History of the Canal

The Gloucester and Sharpness Canal was built to by-pass the treacherous tidal stretch of the River Severn below Gloucester. At a higher level than the River, the canal is entered via the sea lock at Sharpness or by locking up from the Severn at Gloucester. It is still a commercial waterway but it is now mainly used by pleasure boats and can accommodate vessels up to 240 ft in length and 30 ft beam. An excellent website detailing the Gloucester and Sharpness Docks and the canal can be found here.

The sea lock at Sharpness – entrance from the sea into the Sharpness Canal. At the time of its completion in 1827 it was the largest and deepest Ship canal in the world. Part of the canal at Netheridge was re-aligned along a new excavated channel in 2006.

King ArthurA familiar site in Gloucester Docks and on the Sharpness canal is the excursion boat the ‘King Arthur’. There are several other cruise and excursion boats working the canal.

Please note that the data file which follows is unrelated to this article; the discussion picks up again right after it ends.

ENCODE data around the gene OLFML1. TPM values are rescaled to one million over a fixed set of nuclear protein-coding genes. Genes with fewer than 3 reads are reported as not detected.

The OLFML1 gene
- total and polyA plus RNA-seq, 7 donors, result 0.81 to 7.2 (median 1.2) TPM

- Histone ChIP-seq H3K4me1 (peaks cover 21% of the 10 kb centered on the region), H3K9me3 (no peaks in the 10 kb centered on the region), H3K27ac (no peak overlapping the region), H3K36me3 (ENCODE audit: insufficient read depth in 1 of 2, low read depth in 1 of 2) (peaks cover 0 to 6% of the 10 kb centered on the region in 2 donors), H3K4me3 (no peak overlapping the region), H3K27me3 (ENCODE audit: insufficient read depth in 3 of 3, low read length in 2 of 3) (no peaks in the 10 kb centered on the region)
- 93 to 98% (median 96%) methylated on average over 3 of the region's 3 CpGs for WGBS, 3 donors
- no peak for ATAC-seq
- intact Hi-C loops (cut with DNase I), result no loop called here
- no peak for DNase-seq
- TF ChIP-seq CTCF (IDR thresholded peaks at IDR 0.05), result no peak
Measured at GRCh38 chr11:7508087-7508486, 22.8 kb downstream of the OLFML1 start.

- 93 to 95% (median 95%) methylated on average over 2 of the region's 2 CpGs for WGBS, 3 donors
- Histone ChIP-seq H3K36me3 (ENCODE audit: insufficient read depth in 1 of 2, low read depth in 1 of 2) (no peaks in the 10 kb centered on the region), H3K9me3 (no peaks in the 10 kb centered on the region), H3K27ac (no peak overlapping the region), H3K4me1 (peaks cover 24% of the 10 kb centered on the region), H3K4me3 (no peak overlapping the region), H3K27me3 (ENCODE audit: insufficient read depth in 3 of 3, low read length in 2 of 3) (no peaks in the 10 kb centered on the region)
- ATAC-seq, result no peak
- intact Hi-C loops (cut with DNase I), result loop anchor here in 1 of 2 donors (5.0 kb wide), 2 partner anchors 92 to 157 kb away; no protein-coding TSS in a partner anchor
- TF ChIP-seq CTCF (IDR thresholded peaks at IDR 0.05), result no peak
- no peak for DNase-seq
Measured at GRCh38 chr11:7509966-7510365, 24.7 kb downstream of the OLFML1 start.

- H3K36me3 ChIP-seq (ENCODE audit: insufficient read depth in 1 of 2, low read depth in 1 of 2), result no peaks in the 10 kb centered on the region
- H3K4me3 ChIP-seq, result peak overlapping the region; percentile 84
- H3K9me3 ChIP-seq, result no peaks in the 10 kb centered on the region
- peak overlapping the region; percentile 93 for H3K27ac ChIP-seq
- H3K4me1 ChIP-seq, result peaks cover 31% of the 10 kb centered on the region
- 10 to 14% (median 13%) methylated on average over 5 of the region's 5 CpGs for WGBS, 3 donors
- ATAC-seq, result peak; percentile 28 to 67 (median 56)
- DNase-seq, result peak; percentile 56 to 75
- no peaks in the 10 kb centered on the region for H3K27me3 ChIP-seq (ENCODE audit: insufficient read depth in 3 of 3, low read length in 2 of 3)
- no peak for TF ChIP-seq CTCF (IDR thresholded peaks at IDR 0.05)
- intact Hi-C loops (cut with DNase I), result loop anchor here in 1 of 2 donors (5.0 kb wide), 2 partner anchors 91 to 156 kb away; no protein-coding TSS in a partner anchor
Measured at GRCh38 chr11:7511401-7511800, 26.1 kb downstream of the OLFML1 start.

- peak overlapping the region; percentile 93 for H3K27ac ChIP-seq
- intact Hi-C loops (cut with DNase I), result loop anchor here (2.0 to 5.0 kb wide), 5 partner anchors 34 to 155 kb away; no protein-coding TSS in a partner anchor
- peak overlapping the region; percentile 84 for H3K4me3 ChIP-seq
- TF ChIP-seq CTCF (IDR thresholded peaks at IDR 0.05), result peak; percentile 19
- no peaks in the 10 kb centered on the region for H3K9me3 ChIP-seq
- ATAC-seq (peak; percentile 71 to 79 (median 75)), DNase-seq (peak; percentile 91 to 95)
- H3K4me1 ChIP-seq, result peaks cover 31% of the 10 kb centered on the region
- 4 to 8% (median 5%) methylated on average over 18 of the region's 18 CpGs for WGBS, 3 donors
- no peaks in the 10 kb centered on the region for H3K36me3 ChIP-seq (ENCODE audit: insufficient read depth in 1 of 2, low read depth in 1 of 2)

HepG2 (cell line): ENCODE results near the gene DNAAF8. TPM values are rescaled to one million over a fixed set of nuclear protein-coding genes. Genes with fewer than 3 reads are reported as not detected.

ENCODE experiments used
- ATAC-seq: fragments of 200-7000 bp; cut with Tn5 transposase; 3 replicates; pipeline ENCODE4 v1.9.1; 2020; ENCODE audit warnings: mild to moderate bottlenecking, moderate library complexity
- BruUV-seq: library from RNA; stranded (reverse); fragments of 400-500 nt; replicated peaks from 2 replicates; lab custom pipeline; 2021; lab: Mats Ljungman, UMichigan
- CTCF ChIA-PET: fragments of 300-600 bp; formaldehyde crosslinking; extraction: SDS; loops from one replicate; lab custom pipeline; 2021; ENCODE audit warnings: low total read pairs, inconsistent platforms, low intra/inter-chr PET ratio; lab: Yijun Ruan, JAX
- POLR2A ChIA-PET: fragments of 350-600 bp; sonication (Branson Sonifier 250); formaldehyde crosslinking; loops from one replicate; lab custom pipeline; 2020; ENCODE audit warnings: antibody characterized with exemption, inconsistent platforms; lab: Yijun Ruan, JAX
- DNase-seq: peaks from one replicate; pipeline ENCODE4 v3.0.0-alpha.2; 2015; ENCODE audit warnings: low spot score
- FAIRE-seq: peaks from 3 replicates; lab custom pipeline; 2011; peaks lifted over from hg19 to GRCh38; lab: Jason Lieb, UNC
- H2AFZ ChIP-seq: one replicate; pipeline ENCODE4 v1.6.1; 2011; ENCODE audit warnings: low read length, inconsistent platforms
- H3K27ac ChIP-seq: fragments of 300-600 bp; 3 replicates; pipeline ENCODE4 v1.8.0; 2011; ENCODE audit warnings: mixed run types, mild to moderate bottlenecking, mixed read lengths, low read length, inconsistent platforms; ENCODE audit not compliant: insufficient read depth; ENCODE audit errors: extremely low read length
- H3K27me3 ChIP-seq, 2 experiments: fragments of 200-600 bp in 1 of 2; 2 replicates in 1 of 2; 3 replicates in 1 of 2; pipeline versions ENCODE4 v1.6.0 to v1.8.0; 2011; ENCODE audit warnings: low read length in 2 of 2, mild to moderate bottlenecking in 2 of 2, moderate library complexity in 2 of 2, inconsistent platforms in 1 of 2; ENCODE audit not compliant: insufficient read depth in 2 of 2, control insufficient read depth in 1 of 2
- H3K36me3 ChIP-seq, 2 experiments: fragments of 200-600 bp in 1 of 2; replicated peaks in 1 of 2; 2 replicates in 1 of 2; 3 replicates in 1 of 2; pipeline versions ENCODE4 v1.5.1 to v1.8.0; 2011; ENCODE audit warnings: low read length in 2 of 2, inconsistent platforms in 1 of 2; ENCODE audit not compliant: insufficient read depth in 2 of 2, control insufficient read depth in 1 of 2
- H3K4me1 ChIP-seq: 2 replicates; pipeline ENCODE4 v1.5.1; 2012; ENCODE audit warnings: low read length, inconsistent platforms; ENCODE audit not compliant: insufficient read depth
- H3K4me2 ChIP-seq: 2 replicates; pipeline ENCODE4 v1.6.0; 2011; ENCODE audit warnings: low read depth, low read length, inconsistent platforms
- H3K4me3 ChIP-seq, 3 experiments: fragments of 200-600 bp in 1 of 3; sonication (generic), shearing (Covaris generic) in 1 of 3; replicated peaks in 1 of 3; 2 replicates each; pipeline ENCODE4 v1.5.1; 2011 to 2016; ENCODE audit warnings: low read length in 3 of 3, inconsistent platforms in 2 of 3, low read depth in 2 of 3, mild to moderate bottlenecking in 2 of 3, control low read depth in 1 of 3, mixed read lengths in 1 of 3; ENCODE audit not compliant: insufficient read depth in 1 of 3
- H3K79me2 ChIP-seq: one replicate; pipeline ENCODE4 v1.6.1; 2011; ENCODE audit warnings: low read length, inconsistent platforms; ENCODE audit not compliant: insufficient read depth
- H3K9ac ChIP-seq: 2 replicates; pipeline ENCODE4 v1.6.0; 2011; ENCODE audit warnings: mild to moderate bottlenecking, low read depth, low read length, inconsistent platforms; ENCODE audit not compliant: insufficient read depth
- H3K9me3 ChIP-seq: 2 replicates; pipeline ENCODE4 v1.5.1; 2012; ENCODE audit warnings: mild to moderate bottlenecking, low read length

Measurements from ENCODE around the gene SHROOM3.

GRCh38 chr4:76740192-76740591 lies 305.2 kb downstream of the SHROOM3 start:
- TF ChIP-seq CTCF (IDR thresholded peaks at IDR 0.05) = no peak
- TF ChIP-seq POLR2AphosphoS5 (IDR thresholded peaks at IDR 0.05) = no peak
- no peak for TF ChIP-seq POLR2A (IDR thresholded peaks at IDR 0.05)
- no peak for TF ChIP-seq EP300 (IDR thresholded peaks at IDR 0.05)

The wide ship canal is some 14 nautical miles long and is punctuated by many swing and one bascule bridge.  The bridges are manned, or operated by cctv, and are controlled by traffic lights on the bank; there are plans to make some bridges user operated.

The canal traverses remote and pleasant countryside and offers views of the Severn Estuary , the Cotswolds and the distant hills of Wales.  A number of canal side pubs are easily accessible.

Junction (Saul) bridge marks the crossing of the disused Stroudwater (Cotswold) canal that once linked the Severn and the Thames. There are plans to re open this link.

The wildlife center at Slimbridge is only a short walk from the bridge at Patch.

Several vantage points to view the Severn Bore are within walking distance from the Sharpness Canal.

Find out more about the Gloucester and Sharpness Canal by visiting the excellent Canal Trust website.